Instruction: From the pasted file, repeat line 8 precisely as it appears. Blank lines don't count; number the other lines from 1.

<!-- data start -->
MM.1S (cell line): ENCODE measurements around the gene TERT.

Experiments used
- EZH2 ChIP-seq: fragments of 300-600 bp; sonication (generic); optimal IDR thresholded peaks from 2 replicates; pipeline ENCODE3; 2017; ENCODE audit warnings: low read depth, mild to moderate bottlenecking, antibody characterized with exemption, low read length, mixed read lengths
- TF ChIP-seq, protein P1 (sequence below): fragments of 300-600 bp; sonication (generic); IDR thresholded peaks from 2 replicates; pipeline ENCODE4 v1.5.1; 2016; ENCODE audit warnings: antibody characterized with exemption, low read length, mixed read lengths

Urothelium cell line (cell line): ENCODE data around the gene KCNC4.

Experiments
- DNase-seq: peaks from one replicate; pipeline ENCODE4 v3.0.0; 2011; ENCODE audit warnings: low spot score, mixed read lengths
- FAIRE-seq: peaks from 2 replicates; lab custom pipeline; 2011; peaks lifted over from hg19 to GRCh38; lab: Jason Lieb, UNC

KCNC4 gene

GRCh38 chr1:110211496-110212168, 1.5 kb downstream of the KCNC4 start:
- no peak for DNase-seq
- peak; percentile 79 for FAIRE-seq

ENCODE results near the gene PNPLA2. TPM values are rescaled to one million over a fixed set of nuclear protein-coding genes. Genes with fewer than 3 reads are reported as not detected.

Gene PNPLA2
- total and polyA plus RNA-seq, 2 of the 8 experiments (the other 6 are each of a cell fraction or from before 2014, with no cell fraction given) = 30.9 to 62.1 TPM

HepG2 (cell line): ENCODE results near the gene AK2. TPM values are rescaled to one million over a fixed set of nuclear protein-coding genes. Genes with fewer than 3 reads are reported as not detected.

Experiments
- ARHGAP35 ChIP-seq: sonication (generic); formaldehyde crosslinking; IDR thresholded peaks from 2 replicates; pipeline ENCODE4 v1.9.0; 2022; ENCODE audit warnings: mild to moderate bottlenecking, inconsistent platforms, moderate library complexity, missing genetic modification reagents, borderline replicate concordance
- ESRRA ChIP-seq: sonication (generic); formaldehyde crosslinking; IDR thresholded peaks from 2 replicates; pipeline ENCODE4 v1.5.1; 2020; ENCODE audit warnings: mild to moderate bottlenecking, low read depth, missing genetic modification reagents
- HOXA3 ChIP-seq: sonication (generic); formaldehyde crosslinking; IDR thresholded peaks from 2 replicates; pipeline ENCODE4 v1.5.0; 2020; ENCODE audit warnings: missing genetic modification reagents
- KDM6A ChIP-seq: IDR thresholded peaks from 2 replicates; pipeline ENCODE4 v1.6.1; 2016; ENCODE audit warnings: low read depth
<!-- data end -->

- FAIRE-seq: peaks from 2 replicates; lab custom pipeline; 2011; peaks lifted over from hg19 to GRCh38; lab: Jason Lieb, UNC